I picked up a head of cauliflower on sale. It had been languishing in the fridge for a while...time for creamy cauliflower and cheese soup. I have been making this recipe for quite a few years and have it memorized. I am not even sure where I found it. I have passed it on to many friends, and now onto you. It freezes and re-heats well.
4 cups low sodium chicken or vegetable stock (bought or homemade)
5 cups cauliflower or broccoli or a combo of the two
1 chopped onion
2 cups skim milk
1/4 cup flour
1 cup shredded cheddar cheese (low fat works well)
Bring stock to a boil, add chopped veggies and cook for about 5 mins or until tender. In a separate bowl slowly add milk to flour and mix until blended. Stir flour mixture into stock, cook stirring often until soup thickens and if bubbly. Puree with a hand-blender or blender. Remove from heat and stir in cheese until melted. Viola, done....start to finish about 30 mins. Serve with a whole grain bun or crackers and a side salad.
This soup has far less sodium that it's canned cousin. It is also loaded with veggies, made with milk and cheese to help with your calcium and vitamin D intake and is pretty low fat for a cream soup. (Nutrition Facts: Calories 117, Total Fat 1.5 g, Saturated Fat 0.9 g, Sodium 222 mg, Dietary Fiber 2.5 g, Protein 11.1 g).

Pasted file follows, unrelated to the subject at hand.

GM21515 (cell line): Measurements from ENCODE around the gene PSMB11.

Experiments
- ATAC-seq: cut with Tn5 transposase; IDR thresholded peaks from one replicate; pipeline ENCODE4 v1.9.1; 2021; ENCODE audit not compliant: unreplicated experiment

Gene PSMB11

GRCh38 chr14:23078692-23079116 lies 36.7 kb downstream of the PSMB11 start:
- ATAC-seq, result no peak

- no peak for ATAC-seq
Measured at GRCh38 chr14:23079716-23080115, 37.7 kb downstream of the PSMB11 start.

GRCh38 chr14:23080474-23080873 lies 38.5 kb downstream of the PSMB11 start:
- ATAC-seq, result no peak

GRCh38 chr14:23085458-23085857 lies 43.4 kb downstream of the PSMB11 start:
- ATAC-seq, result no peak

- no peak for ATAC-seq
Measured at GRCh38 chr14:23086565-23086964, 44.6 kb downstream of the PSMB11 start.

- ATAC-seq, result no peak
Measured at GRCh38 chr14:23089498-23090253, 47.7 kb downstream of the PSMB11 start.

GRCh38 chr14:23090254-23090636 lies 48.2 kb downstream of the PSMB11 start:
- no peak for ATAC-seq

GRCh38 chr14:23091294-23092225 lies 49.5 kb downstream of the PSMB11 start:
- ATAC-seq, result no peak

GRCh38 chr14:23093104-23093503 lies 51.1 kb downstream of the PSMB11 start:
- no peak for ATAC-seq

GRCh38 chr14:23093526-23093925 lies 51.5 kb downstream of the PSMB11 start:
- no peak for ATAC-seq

P.S. I have to admit I didn't make this today my husband did, he won't like it if I take the credit.
I have never liked eggs, I actually can't stand them. I make an effort to try them every once in a while just to make sure, it usually ends in gagging and watering eyes. I think it is pretty safe to say that after almost 32 years of trying, eggs and me are not going to be friends. This leaves me in a little of a breakfast predicament. Take out eggs and take out a lot of variety. I am always looking for something to spice up the first meal of the day.